I love how today’s readings fall on a Saturday because this is the of the week day I frequent Confession. And the parable about the prodigal son—the one who comes home after having squandered all his father had given him, confesses this to his father, and is welcomed with compassion, love and rejoicing? I couldn’t love this more.
There have been times I didn’t want to go to Confession. Because confronting my sins and speaking them aloud felt shameful and embarrassing. Because I was afraid of what the priest might say in response to what I said. Because it was uncomfortable and I just didn’t want to do it.
What’s helped me, though, to overcome these thoughts and feelings and fears, has been to think more about Jesus in the confessional than about the person who is the priest acting in His place. I think of the father in this story of the prodigal son: this father who is filled with compassion, who embraces his son and kisses him. God does the same when we enter into that confessional. He desires to grant us forgiveness so profoundly.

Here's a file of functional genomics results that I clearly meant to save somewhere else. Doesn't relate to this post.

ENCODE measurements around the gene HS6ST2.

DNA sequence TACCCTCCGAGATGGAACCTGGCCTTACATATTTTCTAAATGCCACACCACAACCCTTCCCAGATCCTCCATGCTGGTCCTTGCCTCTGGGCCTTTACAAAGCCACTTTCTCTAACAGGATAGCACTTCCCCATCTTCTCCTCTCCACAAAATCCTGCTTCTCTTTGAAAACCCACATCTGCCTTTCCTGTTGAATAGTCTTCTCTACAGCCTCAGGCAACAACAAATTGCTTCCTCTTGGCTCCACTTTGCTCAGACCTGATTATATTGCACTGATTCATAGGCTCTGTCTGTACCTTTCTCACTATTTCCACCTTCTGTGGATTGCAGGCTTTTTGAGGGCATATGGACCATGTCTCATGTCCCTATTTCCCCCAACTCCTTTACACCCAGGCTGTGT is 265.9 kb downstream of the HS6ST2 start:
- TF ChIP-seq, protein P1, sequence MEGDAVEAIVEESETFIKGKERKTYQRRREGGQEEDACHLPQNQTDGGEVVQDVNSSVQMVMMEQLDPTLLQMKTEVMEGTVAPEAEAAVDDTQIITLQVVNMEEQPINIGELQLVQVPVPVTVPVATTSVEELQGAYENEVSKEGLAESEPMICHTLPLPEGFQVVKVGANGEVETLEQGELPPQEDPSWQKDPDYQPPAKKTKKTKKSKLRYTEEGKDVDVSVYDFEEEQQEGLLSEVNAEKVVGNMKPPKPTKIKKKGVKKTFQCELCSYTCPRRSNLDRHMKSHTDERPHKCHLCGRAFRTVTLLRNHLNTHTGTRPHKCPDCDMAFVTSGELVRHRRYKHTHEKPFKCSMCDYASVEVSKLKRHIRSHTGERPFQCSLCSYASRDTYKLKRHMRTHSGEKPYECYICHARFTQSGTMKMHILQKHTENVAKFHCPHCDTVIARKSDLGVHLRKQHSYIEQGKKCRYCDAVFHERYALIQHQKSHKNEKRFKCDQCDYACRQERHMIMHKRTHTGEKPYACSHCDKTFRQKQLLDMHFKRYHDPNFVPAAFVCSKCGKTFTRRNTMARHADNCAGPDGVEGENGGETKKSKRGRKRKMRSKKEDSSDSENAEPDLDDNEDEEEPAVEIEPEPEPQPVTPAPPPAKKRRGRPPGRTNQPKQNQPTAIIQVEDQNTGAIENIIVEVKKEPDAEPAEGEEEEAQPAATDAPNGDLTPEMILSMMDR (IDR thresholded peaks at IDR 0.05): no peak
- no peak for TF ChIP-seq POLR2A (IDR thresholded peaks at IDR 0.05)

God wants our nearness and for us to want to be near Him. When we go to Confession, we’re getting closer to Him and we’re showing Him that we want that too. So I cry in the confessional—because I’m still ashamed, because I’m still embarrassed—and I know I’m not the only one crying in there; God is too, but His are happy tears.God wants our nearness and for us to want to be near Him. Click To Tweet
This painting of the return of the lost son is striking in its vivid colors and emotional figures.
Annie Deddens is a writer and producer. She runs a prayer ministry with her husband, called Pray More Novenas. She has a heart for the sick & suffering, and she writes about living with greater faith (hope & love, too) in this imperfect world as a Catholic wife. You can find out more about her here.